Submissions from Readers

Determining the Type of Aphasia

Question Hello, my dear friend had a stroke a year ago last December. Unfortunately her husband and she had fallen upon severe financial distress before the stroke, so her medical resources were very limited at the time and only now do they have state assistance which does not cover any type of therapy.

Her husband and I would like to start some form of home speech therapy, but after reading about the different types of aphasia there are, we are now more confused about where to start.

How does an untrained professional evaluate where to start with home speech therapy? Can it even be done?

My dear friend seems to understand what you are saying but only utters one word over and over again in response - Lola. Her left side is inactive, she is in a wheel chair but does tend to her own personal hygiene to a certain extent.

With no medical assistance, we are striving to do something to help her regain some of her speech or at least improve her communication skills and some form of independance.

Is there such a thing as cost free speech therapy?

Thank you
Cary Asuncion

Answer: I don't know where you can get free speech therapy, but your friend's husband could search to see if there are any speech clinical trials in the area in which she could participate. See for more information on clinical trials. I would also see if there are any schools in the area that offer speech language pathology degrees. You could contact the school and see if they ever use patients for training or know of someone such as a continuing education provider that does. All therapists must complete continuing education credits to keep their license and some continuing education providers use actual patients during their courses to provide training.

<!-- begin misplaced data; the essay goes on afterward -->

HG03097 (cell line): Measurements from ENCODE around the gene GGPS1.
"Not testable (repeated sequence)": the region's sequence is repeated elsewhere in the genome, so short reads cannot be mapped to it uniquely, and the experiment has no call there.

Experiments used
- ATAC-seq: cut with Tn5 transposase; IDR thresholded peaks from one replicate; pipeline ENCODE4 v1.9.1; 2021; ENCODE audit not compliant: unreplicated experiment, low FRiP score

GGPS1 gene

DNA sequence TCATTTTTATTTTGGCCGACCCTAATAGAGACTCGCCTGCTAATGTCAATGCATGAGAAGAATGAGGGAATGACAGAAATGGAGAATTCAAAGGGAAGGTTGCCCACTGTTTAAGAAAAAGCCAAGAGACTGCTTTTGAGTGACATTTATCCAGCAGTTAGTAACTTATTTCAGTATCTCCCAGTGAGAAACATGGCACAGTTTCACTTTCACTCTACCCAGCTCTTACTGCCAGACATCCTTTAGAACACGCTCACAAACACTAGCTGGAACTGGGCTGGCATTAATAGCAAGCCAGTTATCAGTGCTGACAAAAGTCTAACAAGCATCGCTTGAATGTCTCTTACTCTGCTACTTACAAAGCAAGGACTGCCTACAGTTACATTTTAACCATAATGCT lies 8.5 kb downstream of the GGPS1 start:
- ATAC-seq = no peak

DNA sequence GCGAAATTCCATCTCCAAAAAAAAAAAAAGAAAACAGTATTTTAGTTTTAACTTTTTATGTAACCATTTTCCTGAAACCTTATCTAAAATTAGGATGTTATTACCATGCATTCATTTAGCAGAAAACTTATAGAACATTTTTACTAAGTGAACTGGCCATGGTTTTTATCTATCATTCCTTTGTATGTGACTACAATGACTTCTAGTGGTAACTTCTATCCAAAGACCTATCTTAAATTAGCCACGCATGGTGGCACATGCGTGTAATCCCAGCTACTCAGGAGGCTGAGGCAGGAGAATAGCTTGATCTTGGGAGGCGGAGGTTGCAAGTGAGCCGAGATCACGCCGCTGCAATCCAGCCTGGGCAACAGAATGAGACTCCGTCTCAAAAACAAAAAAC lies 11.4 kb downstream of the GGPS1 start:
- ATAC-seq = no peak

You could also contact the American Speech-Language-Hearing Association (if you are not in the US, then contact your country's association), and ask for any information or resources that they may have. Lastly, there are many websites and books that offer information about speech therapy. You could go to your local library and look for books about aphasia and treatment of aphasia or order books off of You can also search for websites that offer information on aphasia exercises. One such website mentioned in the above questions.

It sounds as if your friend has problems with expressive language since she cannot verbalize what she wants to say. If she cannot follow directions, she may have trouble with receptive language as well. Some stroke victims have difficulty with both. You would want to look up exercises for expressive aphasia based on what you've told me, but if your friend has problems with understanding and following directions then you would want to do exercises for receptive aphasia as well. It will not hurt to do both, but you want to focus on her weaknesses.

I know you stated that their financial resources are limited, but if they can afford it, it would be beneficial to go for one speech therapy evaluation and determine the weaknesses as well as have the therapist issue some home exercises. If your friend is able to do one visit, make sure her husband explains their situation ahead of time so the therapist can gather exercises and be prepared to issue a home exercise program. Hopefully, I've given you some ideas and resources to help!

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Cognitive Impairment After a Stroke.

by Sandra

Question:My 60 year old brother had a stroke that has affected his right side. He is experiencing an inability to recognize the written word but can speak and communicate fine. He can watch a half hour sit-com and follow the story but show him a written sentence and he cannot process the words. Will this improve with therapy - and what kind of therapy will help?